During hydrogenation, oil is heated to an extremely high temperature; this causes the oil to rapidly oxidize and create free-radicals. In basic chemistry 101, free radicals cause prolific cell damage and is responsible for premature aging.
Even using the so called "healthiest" organic vegetable oils, which includes olive oil, in baking and frying creates free radicals. This is because all vegetable oils oxidize; especially when used in cooking. They not only produce TFA’s but form free radicals - lethal combination for our bodies. The only oil that does not oxidize, even at 170 degree Celsius, is Organic Virgin Coconut oil which is a saturated fat. Amazing!
Avoiding TFA’s at all costs is a must according to the WHO (World Health Organization). This is because TFA’s are injurious to the heart and have been linked to cancer, atherosclerosis, diabetes, obesity, immune system dysfunction, birth defects, difficulty in lactation, and problems with bones and tendons. So we want to exclude them from our diet, yet it is difficult when some of the most tempting foods such as commercial cakes, biscuits, chocolates, and potato chips are laden with TFA’s.
Why Saturated fats are not TFA’s
TFA’s have similar properties to saturated fatty acids when used in baked goods, but the claim that TFA’s are like saturated fatty acids is incorrect in view of their molecular bonding/structure and their biological effect in our bodies. This is the area that has been mostly ignored by mainstream media and even among the naturopathic community according to lipid and nutritional expert Dr. Mary G. Enig. Enig campaigned against TFA’s back in the late 1970’s after completing her most extensive research on the analysis of all fats. For more extensive information, see Mary G. Enig’s PhD Nourishing Traditions: The Cookbook that Challenges Politically Correct Nutrition (http://www.newtrendspublishing.com/)
So which oils do we use now? A good option is Organic Virgin Coconut oil. This is a saturated fat that is unlike any other fat and truly deserves a classification of its own. With all the research and studies on saturated fats to date, health authorities still group TFA’s with healthy saturated fats like coconut oil. Coconut oil is not only the healthiest saturated fat but is one of the healthiest foods we can consume on a daily basis. Let’s examine the most misunderstood fat that is actually a super food.
Why is Coconut oil unique and unlike any other fat?
Coconut oil is made up of medium-chain fatty acids (MCFA’s). Two-thirds of the saturated fat in coconut oil is a medium-chain saturated fat. This important fact deserves clarification as MCFA’s actually helps us to lose weight, lower cholesterol, improve diabetic conditions and reduce the risk of heart disease.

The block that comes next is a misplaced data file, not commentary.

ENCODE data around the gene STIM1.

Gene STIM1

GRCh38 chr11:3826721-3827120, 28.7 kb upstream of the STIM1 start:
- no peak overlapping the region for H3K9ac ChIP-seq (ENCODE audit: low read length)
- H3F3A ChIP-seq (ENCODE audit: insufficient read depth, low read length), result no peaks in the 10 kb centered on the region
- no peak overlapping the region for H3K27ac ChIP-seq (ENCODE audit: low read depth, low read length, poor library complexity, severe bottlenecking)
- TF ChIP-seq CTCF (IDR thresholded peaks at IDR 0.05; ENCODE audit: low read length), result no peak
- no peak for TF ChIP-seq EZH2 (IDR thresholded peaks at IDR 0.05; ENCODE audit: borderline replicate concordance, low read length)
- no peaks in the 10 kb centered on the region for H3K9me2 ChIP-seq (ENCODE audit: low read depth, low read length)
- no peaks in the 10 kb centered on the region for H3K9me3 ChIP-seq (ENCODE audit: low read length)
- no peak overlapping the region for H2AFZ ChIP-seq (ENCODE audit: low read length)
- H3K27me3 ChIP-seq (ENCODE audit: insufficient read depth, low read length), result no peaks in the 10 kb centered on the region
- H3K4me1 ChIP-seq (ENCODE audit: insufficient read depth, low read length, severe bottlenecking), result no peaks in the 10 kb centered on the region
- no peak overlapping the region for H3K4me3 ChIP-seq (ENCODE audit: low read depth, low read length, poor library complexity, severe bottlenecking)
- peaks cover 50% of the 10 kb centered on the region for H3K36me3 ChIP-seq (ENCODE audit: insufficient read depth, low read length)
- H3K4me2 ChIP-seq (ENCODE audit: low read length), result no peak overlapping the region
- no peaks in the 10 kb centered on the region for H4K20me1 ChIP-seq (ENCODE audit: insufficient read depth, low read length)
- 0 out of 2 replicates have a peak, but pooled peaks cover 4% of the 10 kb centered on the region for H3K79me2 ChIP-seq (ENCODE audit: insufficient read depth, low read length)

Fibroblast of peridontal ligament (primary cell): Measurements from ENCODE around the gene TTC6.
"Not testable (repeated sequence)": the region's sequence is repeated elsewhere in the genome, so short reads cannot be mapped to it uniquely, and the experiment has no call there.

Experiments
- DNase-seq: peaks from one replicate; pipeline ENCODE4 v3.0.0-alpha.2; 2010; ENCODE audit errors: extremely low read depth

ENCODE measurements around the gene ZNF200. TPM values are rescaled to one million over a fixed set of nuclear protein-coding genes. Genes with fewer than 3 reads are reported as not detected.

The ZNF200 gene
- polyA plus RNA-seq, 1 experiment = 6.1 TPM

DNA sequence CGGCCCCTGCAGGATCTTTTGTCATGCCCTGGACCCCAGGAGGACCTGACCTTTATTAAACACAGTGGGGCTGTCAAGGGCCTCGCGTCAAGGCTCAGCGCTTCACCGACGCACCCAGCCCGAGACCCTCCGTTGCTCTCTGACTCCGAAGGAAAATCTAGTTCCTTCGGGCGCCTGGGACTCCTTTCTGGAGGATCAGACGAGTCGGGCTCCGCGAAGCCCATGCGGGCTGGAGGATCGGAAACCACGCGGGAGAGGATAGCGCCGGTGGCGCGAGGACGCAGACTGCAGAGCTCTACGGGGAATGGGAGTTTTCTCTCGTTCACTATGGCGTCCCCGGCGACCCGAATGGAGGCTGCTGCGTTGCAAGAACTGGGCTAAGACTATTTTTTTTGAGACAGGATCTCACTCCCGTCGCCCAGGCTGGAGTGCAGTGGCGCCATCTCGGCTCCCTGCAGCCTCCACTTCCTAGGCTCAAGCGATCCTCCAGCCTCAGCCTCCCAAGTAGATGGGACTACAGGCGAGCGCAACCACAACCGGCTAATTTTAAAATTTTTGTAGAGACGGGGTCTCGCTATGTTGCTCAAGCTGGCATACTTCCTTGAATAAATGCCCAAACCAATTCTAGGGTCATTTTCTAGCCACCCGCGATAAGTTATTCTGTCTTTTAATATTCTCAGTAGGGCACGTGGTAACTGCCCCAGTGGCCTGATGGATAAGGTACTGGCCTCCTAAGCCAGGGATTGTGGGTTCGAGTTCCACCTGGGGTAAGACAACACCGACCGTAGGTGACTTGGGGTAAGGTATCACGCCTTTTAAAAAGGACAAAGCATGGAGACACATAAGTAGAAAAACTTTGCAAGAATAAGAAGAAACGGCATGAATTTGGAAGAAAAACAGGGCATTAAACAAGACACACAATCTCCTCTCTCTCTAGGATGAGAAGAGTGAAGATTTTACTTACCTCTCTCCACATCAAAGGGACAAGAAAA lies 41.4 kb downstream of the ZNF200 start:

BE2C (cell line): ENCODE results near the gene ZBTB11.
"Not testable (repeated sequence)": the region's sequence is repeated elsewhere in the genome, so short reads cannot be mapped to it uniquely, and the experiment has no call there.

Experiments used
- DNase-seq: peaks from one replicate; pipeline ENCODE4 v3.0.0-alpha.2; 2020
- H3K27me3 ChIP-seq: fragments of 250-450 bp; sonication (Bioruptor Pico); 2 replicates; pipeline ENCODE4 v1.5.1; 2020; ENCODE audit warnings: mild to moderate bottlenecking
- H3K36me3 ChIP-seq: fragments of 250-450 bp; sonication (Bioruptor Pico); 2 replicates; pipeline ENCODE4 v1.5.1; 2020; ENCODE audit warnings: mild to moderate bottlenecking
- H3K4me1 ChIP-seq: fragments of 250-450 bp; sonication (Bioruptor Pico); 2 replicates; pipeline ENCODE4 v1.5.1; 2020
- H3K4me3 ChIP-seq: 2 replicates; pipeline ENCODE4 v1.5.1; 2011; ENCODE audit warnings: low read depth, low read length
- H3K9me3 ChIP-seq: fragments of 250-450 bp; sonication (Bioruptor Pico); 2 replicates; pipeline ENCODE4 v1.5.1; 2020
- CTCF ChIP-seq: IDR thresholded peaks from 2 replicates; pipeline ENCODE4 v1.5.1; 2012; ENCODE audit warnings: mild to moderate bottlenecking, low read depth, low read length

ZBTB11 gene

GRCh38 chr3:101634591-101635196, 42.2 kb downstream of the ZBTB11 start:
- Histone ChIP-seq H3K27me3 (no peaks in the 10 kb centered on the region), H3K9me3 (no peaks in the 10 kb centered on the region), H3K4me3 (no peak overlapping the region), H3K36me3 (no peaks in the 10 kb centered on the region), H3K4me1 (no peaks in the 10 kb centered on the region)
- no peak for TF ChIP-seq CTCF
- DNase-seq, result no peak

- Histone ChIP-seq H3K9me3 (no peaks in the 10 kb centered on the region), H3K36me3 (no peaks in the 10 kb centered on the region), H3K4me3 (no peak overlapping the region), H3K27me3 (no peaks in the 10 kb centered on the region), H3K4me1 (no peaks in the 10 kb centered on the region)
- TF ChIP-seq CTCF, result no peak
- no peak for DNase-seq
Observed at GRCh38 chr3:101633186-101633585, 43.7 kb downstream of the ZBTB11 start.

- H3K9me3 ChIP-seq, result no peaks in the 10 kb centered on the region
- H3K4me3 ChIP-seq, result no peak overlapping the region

One of the most outstanding benefits of consuming MCFA’s is that they do not require the liver and gallbladder to digest and emulsify them. This means instant energy and increased thermogenesis (increased metabolic rate in the body) which leads to more heat production as well as improved circulation. For anyone with impaired fat digestion or a removed gallbladder, coconut oil is the only oil to consume as it is very easily digested.
MCFA’s are also known for having antimicrobial and anti-fungal properties, so they are beneficial to our immune system. In addition, coconut oil assists people with under-active thyroids by increasing the metabolic rate of the body and creating more energy.
Ray Peat Ph.D., a physiologist who has worked with progesterone and related hormones since 1968, says that the sudden surge of polyunsaturated oils in the food chain post World War II has caused many changes in hormones. He writes:
Their [polyunsaturated oils] best understood effect is their interference with the function of the thyroid gland. Polyunsaturated oils block thyroid hormone secretion, its movement in the circulatory system, and the response of tissues to the hormone. When the thyroid hormone is deficient, the body is generally exposed to increased levels of oestrogen. The thyroid hormone is essential for making the ‘protective hormones’ progesterone and pregnenolone, so these hormones are lowered when anything interferes with the function of the thyroid. The thyroid hormone is required for using and eliminating cholesterol, so cholesterol is likely to be raised by anything that blocks the thyroid function (http://www.efn.org/~raypeat/efatox.rtf)
It is very interesting to note that high cholesterol is not a sign of eating too much saturated fat. High cholesterol in a lot of the cases is due to an under-active thyroid which affects the liver as well as the many loops and feedback systems within the endocrine system. Stress and the over consumption of carbohydrates/sugars also form high levels of cholesterol.